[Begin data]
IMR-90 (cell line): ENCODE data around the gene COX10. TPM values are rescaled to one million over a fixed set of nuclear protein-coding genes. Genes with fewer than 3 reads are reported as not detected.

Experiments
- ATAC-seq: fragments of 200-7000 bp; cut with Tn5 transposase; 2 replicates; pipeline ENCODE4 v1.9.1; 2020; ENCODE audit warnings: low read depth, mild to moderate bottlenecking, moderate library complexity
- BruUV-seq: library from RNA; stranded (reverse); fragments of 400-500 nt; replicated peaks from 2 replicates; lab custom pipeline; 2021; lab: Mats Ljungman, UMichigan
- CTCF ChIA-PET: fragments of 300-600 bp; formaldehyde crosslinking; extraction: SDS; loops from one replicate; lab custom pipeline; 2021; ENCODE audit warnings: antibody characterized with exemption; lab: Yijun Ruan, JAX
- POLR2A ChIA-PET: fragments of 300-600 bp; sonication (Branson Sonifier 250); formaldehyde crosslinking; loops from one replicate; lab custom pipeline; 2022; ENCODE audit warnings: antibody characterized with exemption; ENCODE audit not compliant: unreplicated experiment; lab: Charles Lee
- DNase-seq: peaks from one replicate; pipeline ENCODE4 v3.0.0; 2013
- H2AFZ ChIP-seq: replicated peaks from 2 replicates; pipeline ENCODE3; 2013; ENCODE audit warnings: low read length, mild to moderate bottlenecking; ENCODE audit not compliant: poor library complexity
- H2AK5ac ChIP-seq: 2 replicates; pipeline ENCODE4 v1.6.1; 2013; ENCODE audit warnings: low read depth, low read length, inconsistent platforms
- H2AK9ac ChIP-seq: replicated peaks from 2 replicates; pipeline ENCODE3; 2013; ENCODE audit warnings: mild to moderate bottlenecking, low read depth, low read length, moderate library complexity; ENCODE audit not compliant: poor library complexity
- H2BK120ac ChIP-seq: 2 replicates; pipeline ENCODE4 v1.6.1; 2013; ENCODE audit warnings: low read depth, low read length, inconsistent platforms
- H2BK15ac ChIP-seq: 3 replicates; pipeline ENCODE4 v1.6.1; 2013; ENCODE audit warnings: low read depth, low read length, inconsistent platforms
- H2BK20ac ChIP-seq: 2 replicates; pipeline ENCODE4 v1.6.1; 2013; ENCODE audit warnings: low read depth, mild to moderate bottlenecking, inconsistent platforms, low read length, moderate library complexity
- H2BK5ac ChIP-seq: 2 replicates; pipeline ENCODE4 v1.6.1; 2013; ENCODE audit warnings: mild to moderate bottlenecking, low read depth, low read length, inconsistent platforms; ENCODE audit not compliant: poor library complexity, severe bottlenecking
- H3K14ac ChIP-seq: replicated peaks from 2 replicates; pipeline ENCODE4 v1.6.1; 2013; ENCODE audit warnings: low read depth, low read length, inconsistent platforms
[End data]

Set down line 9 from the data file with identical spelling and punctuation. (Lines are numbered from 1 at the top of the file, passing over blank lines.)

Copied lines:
- H2AK5ac ChIP-seq: 2 replicates; pipeline ENCODE4 v1.6.1; 2013; ENCODE audit warnings: low read depth, low read length, inconsistent platforms